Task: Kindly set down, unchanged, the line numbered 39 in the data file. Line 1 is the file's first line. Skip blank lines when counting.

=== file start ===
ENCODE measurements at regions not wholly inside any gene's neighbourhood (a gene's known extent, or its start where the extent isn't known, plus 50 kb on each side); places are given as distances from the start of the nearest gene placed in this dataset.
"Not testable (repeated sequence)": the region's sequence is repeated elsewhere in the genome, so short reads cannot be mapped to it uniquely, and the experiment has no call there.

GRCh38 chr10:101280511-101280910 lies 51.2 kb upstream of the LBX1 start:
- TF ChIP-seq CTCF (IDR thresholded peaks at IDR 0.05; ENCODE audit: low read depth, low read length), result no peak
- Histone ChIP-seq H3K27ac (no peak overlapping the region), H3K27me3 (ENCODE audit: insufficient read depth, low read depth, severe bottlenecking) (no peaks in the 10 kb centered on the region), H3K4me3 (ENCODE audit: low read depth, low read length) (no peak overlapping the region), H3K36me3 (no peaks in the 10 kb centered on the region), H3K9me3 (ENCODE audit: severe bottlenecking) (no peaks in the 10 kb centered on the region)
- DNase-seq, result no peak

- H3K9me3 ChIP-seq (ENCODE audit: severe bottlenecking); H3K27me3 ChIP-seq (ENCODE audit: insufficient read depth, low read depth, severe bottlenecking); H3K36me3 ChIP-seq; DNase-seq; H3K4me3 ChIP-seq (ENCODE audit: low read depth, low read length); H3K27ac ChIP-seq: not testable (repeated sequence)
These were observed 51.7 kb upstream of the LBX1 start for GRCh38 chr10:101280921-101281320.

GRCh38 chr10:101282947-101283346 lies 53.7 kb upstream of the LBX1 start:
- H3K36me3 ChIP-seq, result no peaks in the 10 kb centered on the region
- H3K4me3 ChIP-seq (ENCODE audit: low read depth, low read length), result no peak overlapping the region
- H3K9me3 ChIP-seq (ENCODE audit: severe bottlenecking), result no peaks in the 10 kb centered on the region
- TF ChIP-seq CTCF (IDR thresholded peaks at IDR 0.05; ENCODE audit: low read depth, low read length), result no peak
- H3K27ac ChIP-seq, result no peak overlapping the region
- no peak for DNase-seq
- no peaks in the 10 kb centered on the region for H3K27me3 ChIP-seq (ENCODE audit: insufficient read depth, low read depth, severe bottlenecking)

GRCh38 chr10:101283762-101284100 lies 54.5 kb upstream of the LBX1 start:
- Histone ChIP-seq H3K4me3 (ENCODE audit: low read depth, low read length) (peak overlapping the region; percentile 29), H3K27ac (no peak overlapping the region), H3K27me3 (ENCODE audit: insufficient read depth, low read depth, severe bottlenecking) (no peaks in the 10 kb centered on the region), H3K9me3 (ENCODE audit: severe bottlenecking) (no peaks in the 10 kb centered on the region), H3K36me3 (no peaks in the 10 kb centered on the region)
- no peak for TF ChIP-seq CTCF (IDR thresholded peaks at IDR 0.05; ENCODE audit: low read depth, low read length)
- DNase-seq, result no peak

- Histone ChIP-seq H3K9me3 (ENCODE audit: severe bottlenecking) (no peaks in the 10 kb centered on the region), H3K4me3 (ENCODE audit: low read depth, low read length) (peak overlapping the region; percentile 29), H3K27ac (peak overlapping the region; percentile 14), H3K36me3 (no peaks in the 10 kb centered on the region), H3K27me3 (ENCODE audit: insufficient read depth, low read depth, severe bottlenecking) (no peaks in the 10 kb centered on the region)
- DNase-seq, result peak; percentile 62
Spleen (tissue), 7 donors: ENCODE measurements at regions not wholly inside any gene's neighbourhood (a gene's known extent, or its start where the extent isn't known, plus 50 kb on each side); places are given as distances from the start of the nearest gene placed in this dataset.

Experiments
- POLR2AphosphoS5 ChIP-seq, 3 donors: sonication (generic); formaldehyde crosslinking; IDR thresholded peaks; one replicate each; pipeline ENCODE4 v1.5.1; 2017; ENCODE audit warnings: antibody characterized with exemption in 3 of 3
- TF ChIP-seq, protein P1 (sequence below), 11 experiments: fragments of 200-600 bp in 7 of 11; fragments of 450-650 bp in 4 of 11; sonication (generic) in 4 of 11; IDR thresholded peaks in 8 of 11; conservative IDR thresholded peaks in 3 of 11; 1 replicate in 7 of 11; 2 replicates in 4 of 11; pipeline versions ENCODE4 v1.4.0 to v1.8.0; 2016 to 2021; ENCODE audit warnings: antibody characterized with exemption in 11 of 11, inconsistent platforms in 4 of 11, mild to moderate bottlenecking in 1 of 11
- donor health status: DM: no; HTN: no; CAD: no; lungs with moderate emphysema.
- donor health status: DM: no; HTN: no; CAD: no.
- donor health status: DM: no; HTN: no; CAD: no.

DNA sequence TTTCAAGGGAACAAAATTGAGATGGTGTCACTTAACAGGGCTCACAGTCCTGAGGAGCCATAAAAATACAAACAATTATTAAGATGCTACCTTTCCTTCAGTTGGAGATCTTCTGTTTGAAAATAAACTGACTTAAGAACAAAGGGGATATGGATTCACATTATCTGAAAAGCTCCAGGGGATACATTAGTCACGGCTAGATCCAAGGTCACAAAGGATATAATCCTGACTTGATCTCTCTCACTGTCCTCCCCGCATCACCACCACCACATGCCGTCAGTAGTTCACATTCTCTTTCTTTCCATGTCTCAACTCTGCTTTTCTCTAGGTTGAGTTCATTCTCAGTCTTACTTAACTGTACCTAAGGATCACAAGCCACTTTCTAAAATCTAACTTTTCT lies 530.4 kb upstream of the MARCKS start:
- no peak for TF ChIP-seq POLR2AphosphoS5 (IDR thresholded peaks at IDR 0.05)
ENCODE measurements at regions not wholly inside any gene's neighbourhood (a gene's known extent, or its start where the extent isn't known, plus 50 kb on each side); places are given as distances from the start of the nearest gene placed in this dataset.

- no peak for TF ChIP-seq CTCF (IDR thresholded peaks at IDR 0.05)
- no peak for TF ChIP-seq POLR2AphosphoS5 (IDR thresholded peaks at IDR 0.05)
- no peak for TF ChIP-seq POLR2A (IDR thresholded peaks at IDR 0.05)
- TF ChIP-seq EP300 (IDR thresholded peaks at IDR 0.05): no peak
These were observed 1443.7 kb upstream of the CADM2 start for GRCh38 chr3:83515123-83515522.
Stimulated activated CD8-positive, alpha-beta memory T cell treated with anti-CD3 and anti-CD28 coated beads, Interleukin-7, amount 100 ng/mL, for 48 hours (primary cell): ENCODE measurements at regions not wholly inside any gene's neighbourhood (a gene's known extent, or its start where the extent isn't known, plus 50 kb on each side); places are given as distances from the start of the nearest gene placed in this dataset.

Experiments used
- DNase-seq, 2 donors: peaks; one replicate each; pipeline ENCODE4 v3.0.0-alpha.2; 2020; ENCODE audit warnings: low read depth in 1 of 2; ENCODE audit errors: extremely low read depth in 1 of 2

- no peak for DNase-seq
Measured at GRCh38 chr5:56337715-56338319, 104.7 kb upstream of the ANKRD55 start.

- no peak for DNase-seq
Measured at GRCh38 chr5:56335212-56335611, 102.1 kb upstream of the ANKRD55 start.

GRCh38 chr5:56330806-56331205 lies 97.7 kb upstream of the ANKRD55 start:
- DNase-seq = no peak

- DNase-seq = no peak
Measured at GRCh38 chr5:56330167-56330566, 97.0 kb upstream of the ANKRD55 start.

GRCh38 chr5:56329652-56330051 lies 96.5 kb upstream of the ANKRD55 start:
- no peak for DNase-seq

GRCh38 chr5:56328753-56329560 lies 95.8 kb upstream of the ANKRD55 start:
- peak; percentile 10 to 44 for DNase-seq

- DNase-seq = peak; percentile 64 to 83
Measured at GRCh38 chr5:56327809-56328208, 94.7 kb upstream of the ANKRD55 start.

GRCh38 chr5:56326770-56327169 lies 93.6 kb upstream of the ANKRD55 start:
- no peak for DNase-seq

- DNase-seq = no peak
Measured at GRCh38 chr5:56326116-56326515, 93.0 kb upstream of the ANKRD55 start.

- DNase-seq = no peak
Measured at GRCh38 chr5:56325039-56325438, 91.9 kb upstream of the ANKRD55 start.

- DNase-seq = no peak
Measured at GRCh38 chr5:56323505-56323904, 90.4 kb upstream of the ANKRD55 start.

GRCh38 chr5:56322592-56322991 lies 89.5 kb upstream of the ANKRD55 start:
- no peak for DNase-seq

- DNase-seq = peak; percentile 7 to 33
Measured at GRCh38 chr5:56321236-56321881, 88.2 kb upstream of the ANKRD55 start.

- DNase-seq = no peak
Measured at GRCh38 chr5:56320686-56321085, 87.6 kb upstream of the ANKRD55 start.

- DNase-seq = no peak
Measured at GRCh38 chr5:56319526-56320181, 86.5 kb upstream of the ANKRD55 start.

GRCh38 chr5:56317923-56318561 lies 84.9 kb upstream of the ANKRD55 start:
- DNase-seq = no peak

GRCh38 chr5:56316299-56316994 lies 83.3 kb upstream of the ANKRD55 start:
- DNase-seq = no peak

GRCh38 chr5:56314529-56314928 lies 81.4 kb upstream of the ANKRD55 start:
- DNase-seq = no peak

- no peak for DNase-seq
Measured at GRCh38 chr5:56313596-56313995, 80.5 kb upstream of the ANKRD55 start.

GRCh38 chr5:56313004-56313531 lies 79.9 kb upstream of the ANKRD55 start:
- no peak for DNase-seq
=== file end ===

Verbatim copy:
Experiments used